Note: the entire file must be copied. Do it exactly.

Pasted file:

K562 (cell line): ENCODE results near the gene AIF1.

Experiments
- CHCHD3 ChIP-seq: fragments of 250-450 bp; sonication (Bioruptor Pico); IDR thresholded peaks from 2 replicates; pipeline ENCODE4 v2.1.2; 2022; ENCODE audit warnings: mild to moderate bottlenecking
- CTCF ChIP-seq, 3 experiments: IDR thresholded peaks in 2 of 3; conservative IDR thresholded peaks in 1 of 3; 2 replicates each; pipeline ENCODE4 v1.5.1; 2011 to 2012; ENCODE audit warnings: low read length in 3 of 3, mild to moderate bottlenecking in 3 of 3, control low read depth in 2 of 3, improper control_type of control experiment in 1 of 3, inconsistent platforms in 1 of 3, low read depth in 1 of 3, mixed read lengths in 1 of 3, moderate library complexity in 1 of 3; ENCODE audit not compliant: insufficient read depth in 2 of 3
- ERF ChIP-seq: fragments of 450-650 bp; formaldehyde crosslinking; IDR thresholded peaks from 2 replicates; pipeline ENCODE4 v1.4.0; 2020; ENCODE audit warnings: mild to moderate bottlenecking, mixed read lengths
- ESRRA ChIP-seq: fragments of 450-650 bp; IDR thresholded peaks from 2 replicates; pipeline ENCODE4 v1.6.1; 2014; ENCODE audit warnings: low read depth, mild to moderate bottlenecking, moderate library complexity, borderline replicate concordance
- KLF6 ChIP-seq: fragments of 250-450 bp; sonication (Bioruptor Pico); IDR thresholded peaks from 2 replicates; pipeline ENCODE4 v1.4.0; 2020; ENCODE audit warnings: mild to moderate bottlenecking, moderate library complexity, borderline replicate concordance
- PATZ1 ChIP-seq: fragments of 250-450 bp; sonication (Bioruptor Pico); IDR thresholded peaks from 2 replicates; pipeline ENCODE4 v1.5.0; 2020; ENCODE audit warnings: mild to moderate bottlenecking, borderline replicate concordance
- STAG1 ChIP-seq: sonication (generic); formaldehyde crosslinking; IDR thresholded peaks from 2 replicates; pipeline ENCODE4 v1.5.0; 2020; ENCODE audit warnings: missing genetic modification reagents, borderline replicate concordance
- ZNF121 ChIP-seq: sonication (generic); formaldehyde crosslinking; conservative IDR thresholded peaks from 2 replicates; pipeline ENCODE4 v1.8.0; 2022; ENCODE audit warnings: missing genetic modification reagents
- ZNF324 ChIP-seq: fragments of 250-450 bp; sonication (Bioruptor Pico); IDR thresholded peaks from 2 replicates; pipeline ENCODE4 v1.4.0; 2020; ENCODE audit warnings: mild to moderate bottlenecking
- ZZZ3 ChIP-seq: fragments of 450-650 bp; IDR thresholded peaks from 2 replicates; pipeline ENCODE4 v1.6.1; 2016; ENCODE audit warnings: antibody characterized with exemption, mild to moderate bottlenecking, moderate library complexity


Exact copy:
K562 (cell line): ENCODE results near the gene AIF1.

Experiments
- CHCHD3 ChIP-seq: fragments of 250-450 bp; sonication (Bioruptor Pico); IDR thresholded peaks from 2 replicates; pipeline ENCODE4 v2.1.2; 2022; ENCODE audit warnings: mild to moderate bottlenecking
- CTCF ChIP-seq, 3 experiments: IDR thresholded peaks in 2 of 3; conservative IDR thresholded peaks in 1 of 3; 2 replicates each; pipeline ENCODE4 v1.5.1; 2011 to 2012; ENCODE audit warnings: low read length in 3 of 3, mild to moderate bottlenecking in 3 of 3, control low read depth in 2 of 3, improper control_type of control experiment in 1 of 3, inconsistent platforms in 1 of 3, low read depth in 1 of 3, mixed read lengths in 1 of 3, moderate library complexity in 1 of 3; ENCODE audit not compliant: insufficient read depth in 2 of 3
- ERF ChIP-seq: fragments of 450-650 bp; formaldehyde crosslinking; IDR thresholded peaks from 2 replicates; pipeline ENCODE4 v1.4.0; 2020; ENCODE audit warnings: mild to moderate bottlenecking, mixed read lengths
- ESRRA ChIP-seq: fragments of 450-650 bp; IDR thresholded peaks from 2 replicates; pipeline ENCODE4 v1.6.1; 2014; ENCODE audit warnings: low read depth, mild to moderate bottlenecking, moderate library complexity, borderline replicate concordance
- KLF6 ChIP-seq: fragments of 250-450 bp; sonication (Bioruptor Pico); IDR thresholded peaks from 2 replicates; pipeline ENCODE4 v1.4.0; 2020; ENCODE audit warnings: mild to moderate bottlenecking, moderate library complexity, borderline replicate concordance
- PATZ1 ChIP-seq: fragments of 250-450 bp; sonication (Bioruptor Pico); IDR thresholded peaks from 2 replicates; pipeline ENCODE4 v1.5.0; 2020; ENCODE audit warnings: mild to moderate bottlenecking, borderline replicate concordance
- STAG1 ChIP-seq: sonication (generic); formaldehyde crosslinking; IDR thresholded peaks from 2 replicates; pipeline ENCODE4 v1.5.0; 2020; ENCODE audit warnings: missing genetic modification reagents, borderline replicate concordance
- ZNF121 ChIP-seq: sonication (generic); formaldehyde crosslinking; conservative IDR thresholded peaks from 2 replicates; pipeline ENCODE4 v1.8.0; 2022; ENCODE audit warnings: missing genetic modification reagents
- ZNF324 ChIP-seq: fragments of 250-450 bp; sonication (Bioruptor Pico); IDR thresholded peaks from 2 replicates; pipeline ENCODE4 v1.4.0; 2020; ENCODE audit warnings: mild to moderate bottlenecking
- ZZZ3 ChIP-seq: fragments of 450-650 bp; IDR thresholded peaks from 2 replicates; pipeline ENCODE4 v1.6.1; 2016; ENCODE audit warnings: antibody characterized with exemption, mild to moderate bottlenecking, moderate library complexity